Travel Bags

Showing all 5 results

Who wants to deal with a huge, unwieldy carry-on when you don’t need to carry much and are only a short trip or train ride away from your destination—especially if your trip involves many modes of transportation?

For those problems, there are simple solutions: weekender and duffle bag. They’re perfect travel companions for guys going on short excursions because they’re more robust than a gym bag and more straightforward to fit into confined compartments than a hard case. They’re also a lot more elegant than a bulky suitcase.

However, there are a few factors to consider when shopping for the ideal one. Now, before you go and waste your money, here’s what to look for in a bag that’s suitable for you.

Duffles vs. Weekenders

The history of the duffle bag can be traced back to the Belgian city of Duffel, where weavers created a strong canvas cloth that became synonymous with soldiers’ standard-issue cylindrical bags. The bag’s cylindrical shape and carrying straps distinguish it.

Weekenders are rectangular in shape and often smaller, large enough to store a day’s worth of things and toiletries — hence the name — but tiny enough to tuck away. 

Whether you choose travel duffel bags or a weekender depends mostly on how many items you want to carry, although the two names are generally interchangeable.

Materials and Durability

Given that you’ll be stuffing your new travel bags for men into luggage compartments, yanking it out of car trunks, and lugging it about in between, you’ll want something durable.

The canvas is a nice mix between quality and price in terms of fabric. Nylon is nearly as robust as canvas, with the added benefit of water resistance. If you’re traveling with liquids, a waterproof interior will ensure that the bag isn’t damaged too much if something spills while you’re on the road.

The leather of good quality will last a long time, and if you have the funds to splurge on a premium choice from a brand like Chanel or Louis Vuitton, your investment will only become better with age. Pay attention to the leather quality and make sure it’s the real stuff – imitation leathers and full-blown bootlegs aren’t nearly as durable.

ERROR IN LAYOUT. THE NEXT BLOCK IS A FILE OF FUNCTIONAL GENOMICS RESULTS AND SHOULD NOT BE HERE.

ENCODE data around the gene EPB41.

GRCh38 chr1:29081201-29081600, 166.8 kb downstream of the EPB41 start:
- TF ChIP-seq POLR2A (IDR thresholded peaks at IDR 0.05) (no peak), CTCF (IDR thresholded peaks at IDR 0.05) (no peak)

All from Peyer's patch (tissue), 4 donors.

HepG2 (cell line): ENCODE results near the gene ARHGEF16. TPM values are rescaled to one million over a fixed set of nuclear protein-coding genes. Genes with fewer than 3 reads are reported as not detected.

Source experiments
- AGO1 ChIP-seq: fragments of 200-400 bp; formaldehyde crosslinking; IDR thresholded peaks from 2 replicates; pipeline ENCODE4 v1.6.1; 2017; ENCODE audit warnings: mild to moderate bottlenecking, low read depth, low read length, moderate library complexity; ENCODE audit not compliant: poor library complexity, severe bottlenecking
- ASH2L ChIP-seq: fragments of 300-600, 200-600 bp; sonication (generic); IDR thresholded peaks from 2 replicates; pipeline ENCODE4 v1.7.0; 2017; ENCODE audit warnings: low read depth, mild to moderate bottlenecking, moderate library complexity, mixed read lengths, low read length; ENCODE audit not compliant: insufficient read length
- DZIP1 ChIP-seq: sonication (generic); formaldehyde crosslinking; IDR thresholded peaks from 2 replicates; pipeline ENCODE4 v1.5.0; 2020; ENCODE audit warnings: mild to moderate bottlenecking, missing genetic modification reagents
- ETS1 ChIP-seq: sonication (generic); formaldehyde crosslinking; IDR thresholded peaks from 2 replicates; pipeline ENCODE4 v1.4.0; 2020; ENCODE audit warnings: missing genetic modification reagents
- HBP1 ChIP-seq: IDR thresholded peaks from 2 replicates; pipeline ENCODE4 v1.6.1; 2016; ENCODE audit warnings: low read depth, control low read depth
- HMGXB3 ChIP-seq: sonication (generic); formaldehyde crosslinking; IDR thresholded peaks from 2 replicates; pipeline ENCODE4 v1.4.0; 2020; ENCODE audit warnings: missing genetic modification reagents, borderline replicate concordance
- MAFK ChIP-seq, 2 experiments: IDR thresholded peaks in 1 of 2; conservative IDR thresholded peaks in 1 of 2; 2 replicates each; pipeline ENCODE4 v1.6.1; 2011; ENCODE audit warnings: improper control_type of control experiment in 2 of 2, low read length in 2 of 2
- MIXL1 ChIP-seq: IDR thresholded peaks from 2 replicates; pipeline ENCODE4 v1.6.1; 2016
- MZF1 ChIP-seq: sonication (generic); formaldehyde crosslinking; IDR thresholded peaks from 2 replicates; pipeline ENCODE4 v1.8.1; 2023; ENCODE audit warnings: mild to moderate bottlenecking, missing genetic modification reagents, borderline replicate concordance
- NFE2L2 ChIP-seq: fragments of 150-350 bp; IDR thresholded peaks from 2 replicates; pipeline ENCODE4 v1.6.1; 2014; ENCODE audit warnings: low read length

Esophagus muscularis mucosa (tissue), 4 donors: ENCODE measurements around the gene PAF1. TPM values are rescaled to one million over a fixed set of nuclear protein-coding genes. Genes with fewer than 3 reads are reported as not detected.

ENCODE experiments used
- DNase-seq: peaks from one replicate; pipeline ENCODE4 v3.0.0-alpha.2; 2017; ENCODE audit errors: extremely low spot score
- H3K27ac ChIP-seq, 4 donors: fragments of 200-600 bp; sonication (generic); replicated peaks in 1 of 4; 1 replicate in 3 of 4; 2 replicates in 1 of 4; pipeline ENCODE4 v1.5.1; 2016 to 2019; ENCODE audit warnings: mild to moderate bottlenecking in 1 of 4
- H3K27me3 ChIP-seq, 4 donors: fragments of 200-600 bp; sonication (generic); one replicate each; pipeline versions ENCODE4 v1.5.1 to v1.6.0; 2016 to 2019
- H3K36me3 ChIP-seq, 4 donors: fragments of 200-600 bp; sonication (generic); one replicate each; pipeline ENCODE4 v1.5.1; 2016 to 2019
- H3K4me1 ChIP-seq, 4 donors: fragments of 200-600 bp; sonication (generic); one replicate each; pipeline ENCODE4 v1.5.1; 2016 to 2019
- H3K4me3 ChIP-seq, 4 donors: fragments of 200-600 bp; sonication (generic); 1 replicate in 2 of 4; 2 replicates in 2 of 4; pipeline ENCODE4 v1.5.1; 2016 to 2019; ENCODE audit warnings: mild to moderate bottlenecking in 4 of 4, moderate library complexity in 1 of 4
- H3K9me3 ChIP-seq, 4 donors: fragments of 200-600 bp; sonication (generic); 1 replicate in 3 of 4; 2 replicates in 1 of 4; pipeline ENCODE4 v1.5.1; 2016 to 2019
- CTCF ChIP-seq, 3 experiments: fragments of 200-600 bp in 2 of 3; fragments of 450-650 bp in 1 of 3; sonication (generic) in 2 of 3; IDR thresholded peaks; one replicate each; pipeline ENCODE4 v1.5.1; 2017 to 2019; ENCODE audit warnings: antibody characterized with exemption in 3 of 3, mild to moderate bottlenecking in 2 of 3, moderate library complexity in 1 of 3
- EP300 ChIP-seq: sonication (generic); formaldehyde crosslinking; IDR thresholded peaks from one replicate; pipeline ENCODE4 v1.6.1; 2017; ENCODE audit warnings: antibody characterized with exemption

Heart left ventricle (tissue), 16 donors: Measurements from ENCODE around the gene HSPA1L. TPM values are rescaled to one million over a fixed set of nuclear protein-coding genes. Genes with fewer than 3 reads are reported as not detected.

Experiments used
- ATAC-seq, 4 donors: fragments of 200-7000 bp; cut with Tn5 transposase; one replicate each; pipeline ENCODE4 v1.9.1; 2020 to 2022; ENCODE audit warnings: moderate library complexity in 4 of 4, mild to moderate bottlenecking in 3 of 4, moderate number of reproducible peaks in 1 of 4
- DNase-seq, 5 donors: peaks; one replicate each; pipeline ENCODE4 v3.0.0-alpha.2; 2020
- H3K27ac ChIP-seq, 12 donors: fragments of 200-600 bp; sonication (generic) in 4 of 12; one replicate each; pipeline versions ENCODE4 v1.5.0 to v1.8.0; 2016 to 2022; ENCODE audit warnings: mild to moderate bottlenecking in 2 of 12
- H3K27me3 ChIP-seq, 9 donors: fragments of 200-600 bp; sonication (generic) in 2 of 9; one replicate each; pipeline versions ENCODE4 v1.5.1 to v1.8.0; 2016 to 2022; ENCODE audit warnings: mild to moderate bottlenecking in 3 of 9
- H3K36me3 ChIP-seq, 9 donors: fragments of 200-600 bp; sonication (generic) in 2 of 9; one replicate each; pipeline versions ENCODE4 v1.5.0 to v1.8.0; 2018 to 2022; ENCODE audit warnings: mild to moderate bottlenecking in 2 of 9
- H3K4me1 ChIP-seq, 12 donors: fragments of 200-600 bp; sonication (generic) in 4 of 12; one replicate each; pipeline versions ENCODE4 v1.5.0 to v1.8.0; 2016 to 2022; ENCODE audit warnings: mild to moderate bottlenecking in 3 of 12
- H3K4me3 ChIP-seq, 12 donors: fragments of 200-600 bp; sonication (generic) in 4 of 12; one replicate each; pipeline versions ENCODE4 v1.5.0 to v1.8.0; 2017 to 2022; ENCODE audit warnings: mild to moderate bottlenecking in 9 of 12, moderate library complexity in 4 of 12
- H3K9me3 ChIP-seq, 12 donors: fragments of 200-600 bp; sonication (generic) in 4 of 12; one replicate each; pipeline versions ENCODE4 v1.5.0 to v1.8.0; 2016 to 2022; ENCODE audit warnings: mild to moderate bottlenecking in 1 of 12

Some bags on the lowest end of the pricing spectrum are made of vinyl to give them a leather look, but avoid these since they will fall apart over time. Check the bag’s bottom as well. Metal studs or a reinforced bottom layer will help protect your luggage from everyday use.

Stitching and closures should also be taken into account. Zip and unzip zipper several times to see how well they close. Shoddy zippers tend to catch on the fabric’s side over time or bust open at one end if a bag is overstuffed.

Storage Space

Most bags with extra pockets — either inside or outside — to hide tiny goods like watches, jewels, passports, and the like are required for vacations, holidays, or family weekend getaways. External chargers, iPads, magazines, and other items you could need to entertain yourself while traveling can be stored in split pockets on the exterior; just make sure you’re not making yourself an obvious target for pickpockets.

Straps and Other Features

All duffels and weekenders include side handles for carrying by hand, and some have optional shoulder straps for slinging it across your body, freeing up your hands for activities like checking your phone and showing your travel documents. However, you should inspect the integrity of the straps and any fasteners that secure them to the bag. The stitching and materials must be strong enough to withstand the weight of a fully loaded bag. You don’t want a strap that tears while you’re wearing it.

Leather straps are commonly used on canvas bags, which is a decent compromise between durability and cost, as leather isn’t cheap — and if it is, it’s generally not that nice, to begin with. Be wary of plastic ribbing woven into the fabric, which some brands utilize to cut costs. Ribbing refers to the textile bands that run across the width of the bag and provide the bag’s loose structure. These can rip through the bag’s inner lining over time, ruining it in the process. 

Finally, think about some personalization options to set your bag unique from the crowd. Monogramming is a timeless and classy method to identify your territory, and many labels provide it. A leather ID tag is valid, and having something on or in the bag that identifies you as the owner is always a brilliant idea in case you lose it. 

Luxury bags usually are extremely expensive, but we at Baggage Claim Boutique have amazing travel bags at an affordable price. 

Shopping Cart

Invite & Earn

Signup to start sharing your link